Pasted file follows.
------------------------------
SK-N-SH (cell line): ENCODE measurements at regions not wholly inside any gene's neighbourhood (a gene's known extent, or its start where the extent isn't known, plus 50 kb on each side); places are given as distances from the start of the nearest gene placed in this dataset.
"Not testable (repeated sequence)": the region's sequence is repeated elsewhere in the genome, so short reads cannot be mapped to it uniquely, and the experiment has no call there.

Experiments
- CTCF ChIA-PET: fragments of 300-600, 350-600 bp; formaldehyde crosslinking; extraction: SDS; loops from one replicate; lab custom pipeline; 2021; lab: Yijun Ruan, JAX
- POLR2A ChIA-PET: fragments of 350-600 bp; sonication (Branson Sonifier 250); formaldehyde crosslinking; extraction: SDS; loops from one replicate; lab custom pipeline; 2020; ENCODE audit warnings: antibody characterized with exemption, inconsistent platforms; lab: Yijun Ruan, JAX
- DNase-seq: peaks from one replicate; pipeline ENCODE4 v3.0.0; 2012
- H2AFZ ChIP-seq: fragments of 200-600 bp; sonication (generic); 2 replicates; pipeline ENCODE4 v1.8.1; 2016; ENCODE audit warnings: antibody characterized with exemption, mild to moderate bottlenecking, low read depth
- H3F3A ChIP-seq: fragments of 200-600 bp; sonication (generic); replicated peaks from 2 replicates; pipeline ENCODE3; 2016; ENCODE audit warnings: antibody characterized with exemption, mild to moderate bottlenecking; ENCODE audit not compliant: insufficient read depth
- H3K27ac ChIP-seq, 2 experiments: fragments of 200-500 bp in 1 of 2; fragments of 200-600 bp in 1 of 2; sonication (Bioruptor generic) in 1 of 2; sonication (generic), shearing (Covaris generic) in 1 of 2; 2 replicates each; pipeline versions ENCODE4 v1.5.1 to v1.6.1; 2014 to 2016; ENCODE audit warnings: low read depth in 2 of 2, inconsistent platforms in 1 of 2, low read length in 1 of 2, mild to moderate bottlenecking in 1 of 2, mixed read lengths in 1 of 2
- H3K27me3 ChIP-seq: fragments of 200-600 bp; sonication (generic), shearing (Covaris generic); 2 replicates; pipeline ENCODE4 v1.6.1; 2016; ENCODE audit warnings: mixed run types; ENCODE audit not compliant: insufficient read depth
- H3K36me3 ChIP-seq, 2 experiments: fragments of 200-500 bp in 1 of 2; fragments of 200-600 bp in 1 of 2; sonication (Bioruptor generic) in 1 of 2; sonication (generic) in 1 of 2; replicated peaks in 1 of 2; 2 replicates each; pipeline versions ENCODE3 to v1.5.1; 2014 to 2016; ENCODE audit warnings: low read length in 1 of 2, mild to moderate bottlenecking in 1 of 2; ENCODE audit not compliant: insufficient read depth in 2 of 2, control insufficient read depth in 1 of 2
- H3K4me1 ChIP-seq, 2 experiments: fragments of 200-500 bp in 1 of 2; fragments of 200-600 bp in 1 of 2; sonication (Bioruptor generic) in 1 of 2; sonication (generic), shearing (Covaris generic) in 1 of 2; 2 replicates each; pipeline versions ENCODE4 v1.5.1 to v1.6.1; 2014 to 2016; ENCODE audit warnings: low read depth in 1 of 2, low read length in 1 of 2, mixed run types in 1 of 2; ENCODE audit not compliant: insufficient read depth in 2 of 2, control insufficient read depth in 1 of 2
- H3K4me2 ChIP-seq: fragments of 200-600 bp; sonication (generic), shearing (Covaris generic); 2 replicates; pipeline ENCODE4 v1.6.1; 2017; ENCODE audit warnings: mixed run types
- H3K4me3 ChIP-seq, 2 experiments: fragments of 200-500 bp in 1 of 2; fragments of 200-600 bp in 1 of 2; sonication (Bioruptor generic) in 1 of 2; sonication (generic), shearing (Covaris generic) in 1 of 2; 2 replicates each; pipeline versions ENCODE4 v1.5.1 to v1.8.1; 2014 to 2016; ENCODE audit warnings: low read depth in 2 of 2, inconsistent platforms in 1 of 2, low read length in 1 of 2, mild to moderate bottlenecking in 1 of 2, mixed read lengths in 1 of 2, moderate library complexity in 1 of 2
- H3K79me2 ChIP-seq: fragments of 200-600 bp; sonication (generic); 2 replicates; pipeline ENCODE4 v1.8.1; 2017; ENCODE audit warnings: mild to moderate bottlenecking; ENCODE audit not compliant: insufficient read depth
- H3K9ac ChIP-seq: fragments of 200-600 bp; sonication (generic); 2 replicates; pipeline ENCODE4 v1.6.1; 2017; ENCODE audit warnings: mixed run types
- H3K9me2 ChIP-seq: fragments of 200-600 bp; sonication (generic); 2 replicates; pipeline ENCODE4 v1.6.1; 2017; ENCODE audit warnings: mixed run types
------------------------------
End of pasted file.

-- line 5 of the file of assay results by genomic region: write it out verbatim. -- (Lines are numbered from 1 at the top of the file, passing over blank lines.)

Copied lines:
- POLR2A ChIA-PET: fragments of 350-600 bp; sonication (Branson Sonifier 250); formaldehyde crosslinking; extraction: SDS; loops from one replicate; lab custom pipeline; 2020; ENCODE audit warnings: antibody characterized with exemption, inconsistent platforms; lab: Yijun Ruan, JAX